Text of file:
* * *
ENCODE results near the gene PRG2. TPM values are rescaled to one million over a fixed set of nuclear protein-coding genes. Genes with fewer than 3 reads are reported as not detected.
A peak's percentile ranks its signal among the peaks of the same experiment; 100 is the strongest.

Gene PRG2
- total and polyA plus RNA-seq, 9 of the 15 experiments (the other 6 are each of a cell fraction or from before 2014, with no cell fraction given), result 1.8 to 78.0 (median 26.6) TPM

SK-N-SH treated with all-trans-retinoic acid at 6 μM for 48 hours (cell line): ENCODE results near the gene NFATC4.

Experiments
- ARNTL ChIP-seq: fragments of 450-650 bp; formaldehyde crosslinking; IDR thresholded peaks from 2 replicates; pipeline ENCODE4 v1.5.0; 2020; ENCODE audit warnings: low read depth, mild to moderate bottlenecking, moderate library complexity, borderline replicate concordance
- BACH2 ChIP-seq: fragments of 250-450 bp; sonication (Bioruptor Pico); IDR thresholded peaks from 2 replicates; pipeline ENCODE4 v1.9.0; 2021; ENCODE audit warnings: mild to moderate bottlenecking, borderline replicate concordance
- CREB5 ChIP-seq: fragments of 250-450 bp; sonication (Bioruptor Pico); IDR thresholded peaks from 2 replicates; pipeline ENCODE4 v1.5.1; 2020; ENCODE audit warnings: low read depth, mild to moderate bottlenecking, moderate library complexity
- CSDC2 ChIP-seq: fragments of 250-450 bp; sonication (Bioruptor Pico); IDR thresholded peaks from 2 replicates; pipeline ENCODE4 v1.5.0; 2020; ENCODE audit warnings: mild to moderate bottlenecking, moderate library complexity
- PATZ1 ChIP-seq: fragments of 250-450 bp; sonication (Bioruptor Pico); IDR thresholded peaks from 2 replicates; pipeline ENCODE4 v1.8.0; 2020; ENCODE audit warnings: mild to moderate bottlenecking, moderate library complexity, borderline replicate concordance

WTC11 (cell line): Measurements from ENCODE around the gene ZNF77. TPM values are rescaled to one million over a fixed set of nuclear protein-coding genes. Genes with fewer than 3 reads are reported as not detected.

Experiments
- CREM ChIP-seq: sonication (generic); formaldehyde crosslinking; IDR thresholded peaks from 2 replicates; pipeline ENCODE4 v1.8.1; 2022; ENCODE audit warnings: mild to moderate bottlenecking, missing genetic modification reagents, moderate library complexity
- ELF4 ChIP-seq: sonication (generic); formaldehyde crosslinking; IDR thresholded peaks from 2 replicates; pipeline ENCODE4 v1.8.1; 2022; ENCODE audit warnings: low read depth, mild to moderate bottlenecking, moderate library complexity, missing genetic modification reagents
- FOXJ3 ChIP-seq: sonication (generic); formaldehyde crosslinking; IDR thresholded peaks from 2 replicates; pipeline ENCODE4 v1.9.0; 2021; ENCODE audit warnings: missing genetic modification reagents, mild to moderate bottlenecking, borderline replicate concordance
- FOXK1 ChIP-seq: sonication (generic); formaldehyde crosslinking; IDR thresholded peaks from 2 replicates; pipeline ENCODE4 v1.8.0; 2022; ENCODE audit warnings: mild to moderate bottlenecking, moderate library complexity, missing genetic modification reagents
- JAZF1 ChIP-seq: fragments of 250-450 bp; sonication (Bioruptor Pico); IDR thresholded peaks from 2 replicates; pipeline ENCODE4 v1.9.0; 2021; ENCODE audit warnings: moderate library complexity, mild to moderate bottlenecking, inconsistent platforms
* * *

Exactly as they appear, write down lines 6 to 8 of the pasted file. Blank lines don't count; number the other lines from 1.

Experiments
- ARNTL ChIP-seq: fragments of 450-650 bp; formaldehyde crosslinking; IDR thresholded peaks from 2 replicates; pipeline ENCODE4 v1.5.0; 2020; ENCODE audit warnings: low read depth, mild to moderate bottlenecking, moderate library complexity, borderline replicate concordance
- BACH2 ChIP-seq: fragments of 250-450 bp; sonication (Bioruptor Pico); IDR thresholded peaks from 2 replicates; pipeline ENCODE4 v1.9.0; 2021; ENCODE audit warnings: mild to moderate bottlenecking, borderline replicate concordance